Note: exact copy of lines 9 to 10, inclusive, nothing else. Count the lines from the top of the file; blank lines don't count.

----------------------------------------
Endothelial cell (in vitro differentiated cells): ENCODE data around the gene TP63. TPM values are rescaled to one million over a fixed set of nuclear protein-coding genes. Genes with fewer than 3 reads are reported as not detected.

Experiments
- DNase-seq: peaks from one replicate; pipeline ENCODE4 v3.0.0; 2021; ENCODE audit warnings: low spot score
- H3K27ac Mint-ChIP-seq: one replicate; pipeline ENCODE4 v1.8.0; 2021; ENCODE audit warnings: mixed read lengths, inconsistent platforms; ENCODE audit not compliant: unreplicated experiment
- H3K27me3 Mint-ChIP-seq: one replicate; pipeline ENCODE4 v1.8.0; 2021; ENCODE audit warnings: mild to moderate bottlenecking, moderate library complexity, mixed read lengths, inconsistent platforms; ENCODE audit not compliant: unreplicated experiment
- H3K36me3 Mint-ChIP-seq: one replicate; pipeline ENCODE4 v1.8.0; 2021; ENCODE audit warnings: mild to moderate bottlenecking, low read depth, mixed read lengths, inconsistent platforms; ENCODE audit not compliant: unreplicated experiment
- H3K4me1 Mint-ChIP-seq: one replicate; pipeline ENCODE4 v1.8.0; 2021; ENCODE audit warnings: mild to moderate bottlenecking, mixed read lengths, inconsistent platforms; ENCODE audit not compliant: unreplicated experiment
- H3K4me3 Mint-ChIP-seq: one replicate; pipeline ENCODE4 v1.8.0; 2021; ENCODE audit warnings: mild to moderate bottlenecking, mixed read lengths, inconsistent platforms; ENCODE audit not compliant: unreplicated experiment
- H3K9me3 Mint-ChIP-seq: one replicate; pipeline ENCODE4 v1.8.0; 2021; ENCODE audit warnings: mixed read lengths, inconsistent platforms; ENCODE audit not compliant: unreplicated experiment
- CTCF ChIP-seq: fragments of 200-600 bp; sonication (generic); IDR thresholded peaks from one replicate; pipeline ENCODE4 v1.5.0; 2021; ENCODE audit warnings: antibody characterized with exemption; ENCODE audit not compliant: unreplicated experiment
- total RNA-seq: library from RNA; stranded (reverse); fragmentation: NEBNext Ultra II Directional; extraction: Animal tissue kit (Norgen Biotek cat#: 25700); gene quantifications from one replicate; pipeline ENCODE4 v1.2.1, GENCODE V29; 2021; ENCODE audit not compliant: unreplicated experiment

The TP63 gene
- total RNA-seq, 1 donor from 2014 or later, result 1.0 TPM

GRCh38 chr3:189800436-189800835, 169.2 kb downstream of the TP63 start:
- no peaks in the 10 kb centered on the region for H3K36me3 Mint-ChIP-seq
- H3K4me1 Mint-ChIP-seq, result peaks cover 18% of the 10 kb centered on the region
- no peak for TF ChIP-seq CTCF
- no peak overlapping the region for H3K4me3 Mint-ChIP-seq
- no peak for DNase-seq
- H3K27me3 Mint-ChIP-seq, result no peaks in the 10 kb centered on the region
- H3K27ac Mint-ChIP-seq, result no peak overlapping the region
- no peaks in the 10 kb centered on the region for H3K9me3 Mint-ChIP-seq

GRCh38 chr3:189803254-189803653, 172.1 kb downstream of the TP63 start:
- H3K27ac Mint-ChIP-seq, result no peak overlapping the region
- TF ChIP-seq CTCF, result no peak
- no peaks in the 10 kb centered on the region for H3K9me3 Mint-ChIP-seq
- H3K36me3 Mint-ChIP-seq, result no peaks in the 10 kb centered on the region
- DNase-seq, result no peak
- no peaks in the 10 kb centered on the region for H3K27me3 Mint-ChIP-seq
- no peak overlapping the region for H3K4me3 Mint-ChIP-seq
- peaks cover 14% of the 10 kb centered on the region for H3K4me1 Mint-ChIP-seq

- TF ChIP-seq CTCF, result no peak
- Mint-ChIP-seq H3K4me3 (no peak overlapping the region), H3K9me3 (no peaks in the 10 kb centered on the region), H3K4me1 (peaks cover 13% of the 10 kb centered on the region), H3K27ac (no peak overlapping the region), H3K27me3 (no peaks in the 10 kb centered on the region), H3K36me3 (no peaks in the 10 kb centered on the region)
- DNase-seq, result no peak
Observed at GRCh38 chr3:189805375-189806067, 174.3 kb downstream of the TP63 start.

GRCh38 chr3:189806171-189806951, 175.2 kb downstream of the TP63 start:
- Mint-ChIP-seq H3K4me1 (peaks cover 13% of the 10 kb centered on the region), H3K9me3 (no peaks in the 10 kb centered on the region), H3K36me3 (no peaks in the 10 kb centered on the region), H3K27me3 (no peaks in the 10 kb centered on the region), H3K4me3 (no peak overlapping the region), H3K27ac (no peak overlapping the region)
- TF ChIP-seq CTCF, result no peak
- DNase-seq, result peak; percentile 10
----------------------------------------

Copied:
- H3K9me3 Mint-ChIP-seq: one replicate; pipeline ENCODE4 v1.8.0; 2021; ENCODE audit warnings: mixed read lengths, inconsistent platforms; ENCODE audit not compliant: unreplicated experiment
- CTCF ChIP-seq: fragments of 200-600 bp; sonication (generic); IDR thresholded peaks from one replicate; pipeline ENCODE4 v1.5.0; 2021; ENCODE audit warnings: antibody characterized with exemption; ENCODE audit not compliant: unreplicated experiment